Prediction and Trading, failed Prediction from History and technical analysis. Some interesting quotes and advices.
Failed Prediction from History. Economist and Yale professor Irving Fisher spent the early 20th century as one of the undisputed wizards of Wall Street. Today, however, he is best known for making what is perhaps the most disastrously timed stock market prediction in history. The call came in early October 1929, in the days after stock prices leapt to dizzying new heights. Some claimed the jump was a sign that a massive crash was imminent, but Fisher was famously optimistic. As reported in the New York Times, he told guests at a dinner meeting that stock prices had reached “what looks like a permanently high plateau… I believe the principle of the investment trusts is sound, and the public is justified in participating in them.” Only a few weeks later, the stock market experienced a catastrophic crash. Thousands of investors, including Fisher, lost their fortunes in the ensuing hysteria.
Irving Fisher and the Stock Market
To anticipate the market is to gamble. To be patient and react only when the market gives the signal is to speculate.
Without passion, you don’t have energy. Without energy, you have nothing.
Carl William Brown
I was broke in the 1970s, and I never wanted to be broke again. My philosophy was that if you make money every month, nothing bad is going to happen to you. So, you won’t be the richest person. You’ll never be the richest person anyway. What difference does it make? I’m proud of my futures trading, because I took $40,000 and ran it up to about $20 million with never more than a 3 percent draw down.
To do the job right requires such an enormous amount of concentration. It’s physically and emotionally mandatory that you find some time to relax. And you’ve got to be able to turn it off like that. There will be times though that I get so incredibly excited about a trade or even a project that I’ll wake up at 4 o’clock in the morning and there’s no way in hell that I’m going back to sleep. I’ll sit there in my dreams and trade for four hours.
Paul Tudor Jones
Where you want to be is always in control, never wishing, always trading, and always first and foremost protecting your ass. That’s why most people lose money as individual investors or traders because they’re not focusing on losing money. They need to focus on the money that they have at risk and how much capital is at risk in any single investment they have. If everyone spent 90 percent of their time on that, not 90 percent of the time on pie-in-the-sky ideas on how much money they’re going to make, then they will be incredibly successful investors.
Paul Tudor Jones
If anyone in the world was stranded on a deserted island, and they could only have access to one form of trading, either all the fundamental information in the world, or the access to charts for technical analysis, I would say that, and it’s not even remotely close, people would be foolish not to choose technical analysis every day of the week and twice on Sunday.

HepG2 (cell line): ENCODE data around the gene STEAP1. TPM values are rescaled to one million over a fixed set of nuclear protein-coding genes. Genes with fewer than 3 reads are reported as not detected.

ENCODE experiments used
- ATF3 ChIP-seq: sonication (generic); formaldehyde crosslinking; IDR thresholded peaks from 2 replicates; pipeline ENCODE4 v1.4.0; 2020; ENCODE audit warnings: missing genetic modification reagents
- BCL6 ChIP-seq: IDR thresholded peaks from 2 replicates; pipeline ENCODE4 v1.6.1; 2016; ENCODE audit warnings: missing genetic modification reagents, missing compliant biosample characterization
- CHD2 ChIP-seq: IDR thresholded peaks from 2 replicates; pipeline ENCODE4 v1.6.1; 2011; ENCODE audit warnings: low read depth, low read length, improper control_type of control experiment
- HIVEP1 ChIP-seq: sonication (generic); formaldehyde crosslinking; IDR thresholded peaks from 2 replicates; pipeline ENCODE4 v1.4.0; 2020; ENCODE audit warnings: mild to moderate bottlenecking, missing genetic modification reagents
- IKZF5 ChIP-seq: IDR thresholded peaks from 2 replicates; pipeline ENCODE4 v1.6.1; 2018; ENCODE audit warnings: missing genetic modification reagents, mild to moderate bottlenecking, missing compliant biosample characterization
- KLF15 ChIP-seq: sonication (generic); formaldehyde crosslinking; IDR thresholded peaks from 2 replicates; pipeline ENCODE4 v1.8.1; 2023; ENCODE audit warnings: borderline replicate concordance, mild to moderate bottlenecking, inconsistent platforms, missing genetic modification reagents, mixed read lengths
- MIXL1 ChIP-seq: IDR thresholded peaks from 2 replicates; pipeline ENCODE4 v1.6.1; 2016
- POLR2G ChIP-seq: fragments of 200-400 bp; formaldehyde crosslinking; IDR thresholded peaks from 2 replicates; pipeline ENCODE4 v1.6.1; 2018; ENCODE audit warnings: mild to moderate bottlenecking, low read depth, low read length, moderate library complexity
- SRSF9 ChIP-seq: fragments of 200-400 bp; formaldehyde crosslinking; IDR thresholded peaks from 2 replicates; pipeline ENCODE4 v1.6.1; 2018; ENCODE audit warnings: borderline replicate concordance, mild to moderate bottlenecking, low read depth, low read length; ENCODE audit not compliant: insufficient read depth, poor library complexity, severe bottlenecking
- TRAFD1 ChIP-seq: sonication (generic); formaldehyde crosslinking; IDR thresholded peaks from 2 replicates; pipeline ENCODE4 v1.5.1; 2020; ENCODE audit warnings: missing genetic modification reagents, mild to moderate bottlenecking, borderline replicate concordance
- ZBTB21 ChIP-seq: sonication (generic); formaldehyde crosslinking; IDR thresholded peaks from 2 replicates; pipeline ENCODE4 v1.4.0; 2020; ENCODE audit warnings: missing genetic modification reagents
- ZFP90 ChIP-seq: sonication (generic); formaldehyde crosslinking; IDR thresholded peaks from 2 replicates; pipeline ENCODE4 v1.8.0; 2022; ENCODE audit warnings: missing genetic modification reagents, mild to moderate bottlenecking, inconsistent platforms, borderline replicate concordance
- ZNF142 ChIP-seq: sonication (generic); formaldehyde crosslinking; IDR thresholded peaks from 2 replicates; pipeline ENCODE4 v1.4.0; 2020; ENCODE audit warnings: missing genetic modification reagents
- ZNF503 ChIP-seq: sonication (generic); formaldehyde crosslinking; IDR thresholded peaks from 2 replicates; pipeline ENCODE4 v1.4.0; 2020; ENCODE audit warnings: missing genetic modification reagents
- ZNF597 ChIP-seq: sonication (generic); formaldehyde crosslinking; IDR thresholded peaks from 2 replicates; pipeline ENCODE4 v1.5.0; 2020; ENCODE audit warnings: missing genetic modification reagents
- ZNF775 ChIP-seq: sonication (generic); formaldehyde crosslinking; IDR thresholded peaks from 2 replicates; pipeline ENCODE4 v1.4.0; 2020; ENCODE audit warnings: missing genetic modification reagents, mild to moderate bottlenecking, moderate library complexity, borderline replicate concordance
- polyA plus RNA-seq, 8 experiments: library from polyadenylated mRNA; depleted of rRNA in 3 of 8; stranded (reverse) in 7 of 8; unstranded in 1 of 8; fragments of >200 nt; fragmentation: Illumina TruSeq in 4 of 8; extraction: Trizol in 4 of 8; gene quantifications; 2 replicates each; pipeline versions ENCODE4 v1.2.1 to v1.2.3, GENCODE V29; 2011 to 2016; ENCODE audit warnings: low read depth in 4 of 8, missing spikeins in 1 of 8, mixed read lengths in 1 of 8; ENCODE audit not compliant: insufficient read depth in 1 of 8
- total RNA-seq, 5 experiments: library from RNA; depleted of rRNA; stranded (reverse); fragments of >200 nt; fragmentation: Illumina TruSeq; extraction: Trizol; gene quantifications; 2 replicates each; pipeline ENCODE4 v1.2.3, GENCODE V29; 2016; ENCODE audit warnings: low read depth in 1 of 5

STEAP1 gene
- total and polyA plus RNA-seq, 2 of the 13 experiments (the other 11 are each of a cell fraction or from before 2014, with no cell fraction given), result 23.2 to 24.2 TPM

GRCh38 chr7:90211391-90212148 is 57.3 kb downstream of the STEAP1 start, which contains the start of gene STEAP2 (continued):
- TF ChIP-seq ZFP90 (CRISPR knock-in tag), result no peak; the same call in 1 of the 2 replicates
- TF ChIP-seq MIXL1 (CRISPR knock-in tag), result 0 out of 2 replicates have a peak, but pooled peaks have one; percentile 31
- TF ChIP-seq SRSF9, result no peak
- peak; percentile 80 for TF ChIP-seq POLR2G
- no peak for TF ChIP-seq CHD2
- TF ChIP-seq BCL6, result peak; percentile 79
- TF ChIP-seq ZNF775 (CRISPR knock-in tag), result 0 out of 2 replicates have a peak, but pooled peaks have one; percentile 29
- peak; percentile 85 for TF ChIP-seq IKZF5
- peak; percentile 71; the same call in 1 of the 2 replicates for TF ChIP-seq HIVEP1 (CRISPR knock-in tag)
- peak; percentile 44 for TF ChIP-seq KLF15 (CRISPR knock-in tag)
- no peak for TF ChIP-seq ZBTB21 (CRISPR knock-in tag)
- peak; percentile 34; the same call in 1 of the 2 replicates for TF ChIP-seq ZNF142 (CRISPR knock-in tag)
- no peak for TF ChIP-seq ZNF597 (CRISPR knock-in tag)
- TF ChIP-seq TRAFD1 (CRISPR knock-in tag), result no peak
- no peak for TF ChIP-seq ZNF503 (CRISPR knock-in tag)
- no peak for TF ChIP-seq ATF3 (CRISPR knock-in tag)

Paul Tudor Jones
Nobody can catch all the fluctuations. In a bull market your game is to buy and hold until you believe that the bull market is near its end. To do this you must study general conditions and not tips or special factors affecting individual stocks. Then get out of all your stocks; get out for keeps! You have to use your brains and your vision to do this; otherwise my advice would be as idiotic as to tell you to buy cheap and sell dear. One of the most helpful things that anybody can learn is to give up trying to catch the last eighth-or the first. These two are the most expensive eighths in the world.
Jesse Jesse Livermore
Failure to wait (for the Pivotal Point to be passed). There were two basic reasons. First, I lacked the patience to wait until the psychological time had arrived, price wise, to begin my operation. I had known that if cotton ever sold up to 12.5 cents a pound it would be on its way to much higher prices. But no, I did not have the will power to wait. I though I must make a few extra dollars quickly, before cotton reached the buying point, and I acted before the market was ripe. Not only did I lose around $200,000 in actual money, but a profit of $1,000,000. For my original plan, well fixed in mind, contemplated the accumulation of 100,000 bales after the Pivotal Point had been passed. I could not have missed making a profit of 200 points or more on that move.
One of the allures of this business is that sometimes the greatest ignoramus can do very well. That is unfortunate because it creates the impression that you don’t necessarily need any professionalism to do well, and that is a great trap. So the major advice I would give anybody is: Recognize that this is a very competitive business, and that when you decide to buy or sell a stock, you are competing with people who have devoted a good portion of their lives to this same endeavor. In many instances, those professionals are on the opposite side of your trades and, on balance, they are going to beat you.
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